What Licenses are Required to Sell Annuities?

If you’re an insurance producer interested in selling annuities, this article will examine the different types of licensing and educational requirements, and help you determine which license is right for you.

First, understand that most agencies and insurance companies prefer to employ college graduates for their organizations. Graduates with their degrees in finance, economics, and general business have a distinct advantage as they’re expected to have a basic knowledge of how the business works. While the technical features of insurance products, securities, annuities, and how the financial markets actually operate can be taught, those with a college education do have a leg up.

It’s worth noting that some colleges and universities now offer insurance courses and several now have bachelor’s degrees specific to risk management and insurance. To get a more complete grasp of how social and economic environments relate to the securities and insurance industries, consider taking courses in economics, accounting, mathematics, finance, marketing, and business law. And relative to sales, courses in public speaking and psychology can be helpful.

Types of Annuities

The three primary kinds of annuity are variable, fixed, and equity indexed.

For fixed annuities, an insurance carrier will guarantee the principal, which is the premium paid incrementally, plus a minimum rate of interest. Then depending on how well the investments perform, the income paid out to the buyer can vary but will never drop below some guaranteed minimum. The insurance carriers invest premiums for fixed annuities conservatively, generally choosing secure vehicles such as corporate and government bonds.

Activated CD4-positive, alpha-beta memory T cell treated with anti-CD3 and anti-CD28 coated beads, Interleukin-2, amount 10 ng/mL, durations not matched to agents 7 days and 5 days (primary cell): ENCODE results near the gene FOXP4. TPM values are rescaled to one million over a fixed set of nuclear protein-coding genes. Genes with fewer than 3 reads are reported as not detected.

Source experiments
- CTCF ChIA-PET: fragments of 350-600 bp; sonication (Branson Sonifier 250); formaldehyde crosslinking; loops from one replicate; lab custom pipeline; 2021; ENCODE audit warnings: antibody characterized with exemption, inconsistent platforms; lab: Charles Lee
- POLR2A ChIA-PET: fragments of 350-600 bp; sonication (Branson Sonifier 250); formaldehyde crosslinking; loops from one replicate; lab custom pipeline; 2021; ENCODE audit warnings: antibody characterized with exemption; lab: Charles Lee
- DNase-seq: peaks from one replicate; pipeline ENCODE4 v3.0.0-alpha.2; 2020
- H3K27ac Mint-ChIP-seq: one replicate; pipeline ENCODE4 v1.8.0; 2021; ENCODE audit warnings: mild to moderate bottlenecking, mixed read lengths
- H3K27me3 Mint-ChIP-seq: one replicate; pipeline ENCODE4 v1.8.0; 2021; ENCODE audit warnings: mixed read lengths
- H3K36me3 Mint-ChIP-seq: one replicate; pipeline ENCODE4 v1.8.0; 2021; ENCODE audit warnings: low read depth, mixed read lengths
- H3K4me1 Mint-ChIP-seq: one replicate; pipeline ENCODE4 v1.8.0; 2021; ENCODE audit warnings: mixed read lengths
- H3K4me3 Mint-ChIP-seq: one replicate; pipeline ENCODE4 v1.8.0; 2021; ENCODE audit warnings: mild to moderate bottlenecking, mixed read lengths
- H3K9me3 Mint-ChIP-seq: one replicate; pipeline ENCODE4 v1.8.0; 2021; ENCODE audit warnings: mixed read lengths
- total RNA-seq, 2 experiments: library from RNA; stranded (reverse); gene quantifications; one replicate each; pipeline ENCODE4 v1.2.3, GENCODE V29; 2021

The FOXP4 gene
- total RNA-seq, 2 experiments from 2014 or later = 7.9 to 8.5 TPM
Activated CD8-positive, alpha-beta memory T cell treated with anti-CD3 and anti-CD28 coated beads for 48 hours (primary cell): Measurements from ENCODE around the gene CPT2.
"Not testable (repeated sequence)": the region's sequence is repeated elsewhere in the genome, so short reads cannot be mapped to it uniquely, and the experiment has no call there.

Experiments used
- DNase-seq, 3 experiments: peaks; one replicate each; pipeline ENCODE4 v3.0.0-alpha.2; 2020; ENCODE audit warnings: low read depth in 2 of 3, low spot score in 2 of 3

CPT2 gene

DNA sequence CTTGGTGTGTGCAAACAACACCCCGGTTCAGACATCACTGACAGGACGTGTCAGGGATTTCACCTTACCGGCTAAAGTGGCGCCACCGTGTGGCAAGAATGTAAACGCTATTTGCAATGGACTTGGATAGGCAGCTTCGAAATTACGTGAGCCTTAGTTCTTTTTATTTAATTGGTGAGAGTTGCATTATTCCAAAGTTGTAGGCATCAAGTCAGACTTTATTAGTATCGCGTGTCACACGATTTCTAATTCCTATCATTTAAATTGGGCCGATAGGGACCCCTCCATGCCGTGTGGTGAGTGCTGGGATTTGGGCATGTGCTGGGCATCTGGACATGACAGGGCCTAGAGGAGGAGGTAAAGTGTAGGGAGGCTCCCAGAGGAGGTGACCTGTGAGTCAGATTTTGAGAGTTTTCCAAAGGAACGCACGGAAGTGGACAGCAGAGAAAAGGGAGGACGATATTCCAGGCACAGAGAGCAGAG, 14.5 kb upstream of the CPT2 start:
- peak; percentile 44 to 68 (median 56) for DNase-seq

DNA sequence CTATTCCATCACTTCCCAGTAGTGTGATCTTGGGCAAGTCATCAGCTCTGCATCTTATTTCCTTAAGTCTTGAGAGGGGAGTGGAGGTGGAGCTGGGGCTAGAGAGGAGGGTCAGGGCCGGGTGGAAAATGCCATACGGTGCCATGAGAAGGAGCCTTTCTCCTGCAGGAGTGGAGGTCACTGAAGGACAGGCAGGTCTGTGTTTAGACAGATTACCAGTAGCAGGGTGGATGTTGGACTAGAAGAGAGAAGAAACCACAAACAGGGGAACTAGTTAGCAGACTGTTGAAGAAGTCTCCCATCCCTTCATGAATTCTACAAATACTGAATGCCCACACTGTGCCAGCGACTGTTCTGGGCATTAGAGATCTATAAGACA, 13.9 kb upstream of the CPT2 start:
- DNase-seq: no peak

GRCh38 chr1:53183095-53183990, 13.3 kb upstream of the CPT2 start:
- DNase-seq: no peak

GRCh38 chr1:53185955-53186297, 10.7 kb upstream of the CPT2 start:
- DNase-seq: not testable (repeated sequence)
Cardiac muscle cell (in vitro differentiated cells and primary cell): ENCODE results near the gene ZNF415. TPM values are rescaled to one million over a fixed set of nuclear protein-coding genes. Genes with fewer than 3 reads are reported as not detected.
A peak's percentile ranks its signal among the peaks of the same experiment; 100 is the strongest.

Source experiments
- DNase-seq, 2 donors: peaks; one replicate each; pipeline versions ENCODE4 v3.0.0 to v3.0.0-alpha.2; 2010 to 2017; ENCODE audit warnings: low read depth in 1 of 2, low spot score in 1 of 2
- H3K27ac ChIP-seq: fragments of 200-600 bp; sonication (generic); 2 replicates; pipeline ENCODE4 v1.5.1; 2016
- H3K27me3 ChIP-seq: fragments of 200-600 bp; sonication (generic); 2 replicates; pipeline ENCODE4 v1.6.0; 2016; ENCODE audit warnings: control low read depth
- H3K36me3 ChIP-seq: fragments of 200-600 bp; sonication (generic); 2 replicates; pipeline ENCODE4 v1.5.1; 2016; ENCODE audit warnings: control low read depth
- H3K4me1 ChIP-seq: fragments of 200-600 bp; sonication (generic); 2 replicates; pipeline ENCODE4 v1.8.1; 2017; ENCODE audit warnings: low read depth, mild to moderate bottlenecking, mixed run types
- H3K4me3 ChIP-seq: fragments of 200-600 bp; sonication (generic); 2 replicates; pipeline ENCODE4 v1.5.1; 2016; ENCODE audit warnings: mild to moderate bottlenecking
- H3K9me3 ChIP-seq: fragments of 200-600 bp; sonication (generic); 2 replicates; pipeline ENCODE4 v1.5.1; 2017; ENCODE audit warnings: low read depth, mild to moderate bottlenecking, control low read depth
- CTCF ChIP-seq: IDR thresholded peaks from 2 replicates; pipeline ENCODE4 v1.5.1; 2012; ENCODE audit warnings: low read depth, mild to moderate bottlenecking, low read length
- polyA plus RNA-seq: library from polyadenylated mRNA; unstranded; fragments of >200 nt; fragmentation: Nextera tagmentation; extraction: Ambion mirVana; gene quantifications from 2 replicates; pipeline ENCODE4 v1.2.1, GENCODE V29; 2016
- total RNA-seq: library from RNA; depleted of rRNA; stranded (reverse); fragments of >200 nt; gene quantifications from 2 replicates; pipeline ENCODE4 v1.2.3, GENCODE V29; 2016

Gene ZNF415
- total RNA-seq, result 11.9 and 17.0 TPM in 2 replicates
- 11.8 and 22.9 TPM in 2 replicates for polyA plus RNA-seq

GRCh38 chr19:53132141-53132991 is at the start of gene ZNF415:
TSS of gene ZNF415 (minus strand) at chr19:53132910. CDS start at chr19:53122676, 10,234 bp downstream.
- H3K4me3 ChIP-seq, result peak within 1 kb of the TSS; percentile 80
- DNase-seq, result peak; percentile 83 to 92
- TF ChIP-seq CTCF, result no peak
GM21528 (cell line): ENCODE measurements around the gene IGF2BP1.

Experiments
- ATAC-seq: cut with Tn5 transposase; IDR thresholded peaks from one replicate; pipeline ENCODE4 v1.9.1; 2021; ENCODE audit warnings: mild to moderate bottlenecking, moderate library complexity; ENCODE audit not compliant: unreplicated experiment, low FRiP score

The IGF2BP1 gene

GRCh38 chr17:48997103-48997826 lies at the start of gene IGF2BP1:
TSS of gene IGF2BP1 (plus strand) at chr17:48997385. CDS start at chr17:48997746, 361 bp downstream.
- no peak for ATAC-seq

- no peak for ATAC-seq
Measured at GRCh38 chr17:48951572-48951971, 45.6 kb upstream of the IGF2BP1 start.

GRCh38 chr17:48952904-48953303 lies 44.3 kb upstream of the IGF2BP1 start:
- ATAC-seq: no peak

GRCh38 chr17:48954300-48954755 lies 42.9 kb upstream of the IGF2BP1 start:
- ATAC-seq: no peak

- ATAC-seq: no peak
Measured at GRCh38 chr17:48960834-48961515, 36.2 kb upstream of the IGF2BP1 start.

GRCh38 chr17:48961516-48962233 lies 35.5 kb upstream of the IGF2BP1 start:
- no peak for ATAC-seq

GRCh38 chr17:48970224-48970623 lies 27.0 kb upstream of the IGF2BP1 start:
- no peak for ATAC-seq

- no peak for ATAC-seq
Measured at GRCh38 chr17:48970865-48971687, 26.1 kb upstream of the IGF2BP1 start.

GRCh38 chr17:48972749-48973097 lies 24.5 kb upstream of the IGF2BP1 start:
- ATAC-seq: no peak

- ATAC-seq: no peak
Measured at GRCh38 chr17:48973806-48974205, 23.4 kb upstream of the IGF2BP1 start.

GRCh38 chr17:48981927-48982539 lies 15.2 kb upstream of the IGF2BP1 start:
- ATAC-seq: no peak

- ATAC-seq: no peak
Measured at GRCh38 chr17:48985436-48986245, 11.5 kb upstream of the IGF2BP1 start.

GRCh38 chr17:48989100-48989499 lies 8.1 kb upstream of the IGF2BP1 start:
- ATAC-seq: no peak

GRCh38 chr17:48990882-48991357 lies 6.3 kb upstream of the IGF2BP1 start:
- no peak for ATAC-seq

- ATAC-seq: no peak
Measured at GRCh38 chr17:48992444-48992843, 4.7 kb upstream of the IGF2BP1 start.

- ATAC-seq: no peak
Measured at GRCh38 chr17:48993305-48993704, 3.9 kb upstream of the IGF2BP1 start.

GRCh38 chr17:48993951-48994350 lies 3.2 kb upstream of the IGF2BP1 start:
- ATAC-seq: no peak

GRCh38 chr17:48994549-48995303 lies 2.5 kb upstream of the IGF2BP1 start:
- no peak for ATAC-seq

The principal amount for variable annuities, unlike with fixed, can either lose or grow in value based on the investment choices made by the company. Variable annuities, as a result, generally offer the annuity buyer a wider variety of investment choices, ranging from conservative to very aggressive. The options for most variable annuities routinely include stock-owning mutual funds, bonds, and money market funds. Some of these variable annuities provide the longer time horizon strength of a fixed interest account as a choice that works to balance some of the riskier, yet potentially higher yield options.

Consumers are able to pick from a group of available investments. However, most variable products only allow the buyer to alter investment allocations a specific amount of times for free each year, but then may charge a fee for more changes.

Both the Securities and Exchange Commission (SEC) and state insurance commissions govern the selling and administration of variable annuity instruments. All variable annuities come with a prospectus that has essential information and facts about the contract, including fees, investment and payout options, and info on death benefits. This allows the investor to make an educated decision about the choices available.

The hybrid product combination of variable and fixed annuities are called equity-indexed annuities. Any gain or loss on these hybrid annuities is tied to a major market index, like the Dow Jones Industrial Average—but, importantly, it has a company-guaranteed minimum interest rate as well. These types of annuities are generally thought to be more volatile than their fixed annuity brethren, but can also deliver a higher return. And though they aren’t as risky as variable annuities are, they also don’t deliver remarkably greater returns as a general rule.

Licensing Requirements: